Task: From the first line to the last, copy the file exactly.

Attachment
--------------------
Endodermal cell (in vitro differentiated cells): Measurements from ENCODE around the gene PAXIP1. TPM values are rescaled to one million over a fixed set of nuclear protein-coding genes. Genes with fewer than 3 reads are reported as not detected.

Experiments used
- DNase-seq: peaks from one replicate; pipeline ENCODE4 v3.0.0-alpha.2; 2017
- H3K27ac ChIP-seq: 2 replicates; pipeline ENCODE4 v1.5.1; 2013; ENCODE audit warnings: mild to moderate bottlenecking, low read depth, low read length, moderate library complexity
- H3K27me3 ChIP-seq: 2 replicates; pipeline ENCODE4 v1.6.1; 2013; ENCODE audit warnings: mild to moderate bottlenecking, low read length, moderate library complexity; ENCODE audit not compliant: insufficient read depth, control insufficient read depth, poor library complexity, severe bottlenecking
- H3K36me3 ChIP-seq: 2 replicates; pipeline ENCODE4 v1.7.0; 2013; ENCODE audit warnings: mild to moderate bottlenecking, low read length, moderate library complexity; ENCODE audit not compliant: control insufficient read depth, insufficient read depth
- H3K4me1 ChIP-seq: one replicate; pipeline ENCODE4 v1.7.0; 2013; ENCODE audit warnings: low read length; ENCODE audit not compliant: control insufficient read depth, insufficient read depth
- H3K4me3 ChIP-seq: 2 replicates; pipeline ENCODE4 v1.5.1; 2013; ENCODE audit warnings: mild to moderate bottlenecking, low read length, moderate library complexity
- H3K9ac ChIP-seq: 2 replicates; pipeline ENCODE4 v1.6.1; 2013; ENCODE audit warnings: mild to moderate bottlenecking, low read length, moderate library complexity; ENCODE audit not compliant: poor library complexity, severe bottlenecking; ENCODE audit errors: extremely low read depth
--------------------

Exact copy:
Endodermal cell (in vitro differentiated cells): Measurements from ENCODE around the gene PAXIP1. TPM values are rescaled to one million over a fixed set of nuclear protein-coding genes. Genes with fewer than 3 reads are reported as not detected.

Experiments used
- DNase-seq: peaks from one replicate; pipeline ENCODE4 v3.0.0-alpha.2; 2017
- H3K27ac ChIP-seq: 2 replicates; pipeline ENCODE4 v1.5.1; 2013; ENCODE audit warnings: mild to moderate bottlenecking, low read depth, low read length, moderate library complexity
- H3K27me3 ChIP-seq: 2 replicates; pipeline ENCODE4 v1.6.1; 2013; ENCODE audit warnings: mild to moderate bottlenecking, low read length, moderate library complexity; ENCODE audit not compliant: insufficient read depth, control insufficient read depth, poor library complexity, severe bottlenecking
- H3K36me3 ChIP-seq: 2 replicates; pipeline ENCODE4 v1.7.0; 2013; ENCODE audit warnings: mild to moderate bottlenecking, low read length, moderate library complexity; ENCODE audit not compliant: control insufficient read depth, insufficient read depth
- H3K4me1 ChIP-seq: one replicate; pipeline ENCODE4 v1.7.0; 2013; ENCODE audit warnings: low read length; ENCODE audit not compliant: control insufficient read depth, insufficient read depth
- H3K4me3 ChIP-seq: 2 replicates; pipeline ENCODE4 v1.5.1; 2013; ENCODE audit warnings: mild to moderate bottlenecking, low read length, moderate library complexity
- H3K9ac ChIP-seq: 2 replicates; pipeline ENCODE4 v1.6.1; 2013; ENCODE audit warnings: mild to moderate bottlenecking, low read length, moderate library complexity; ENCODE audit not compliant: poor library complexity, severe bottlenecking; ENCODE audit errors: extremely low read depth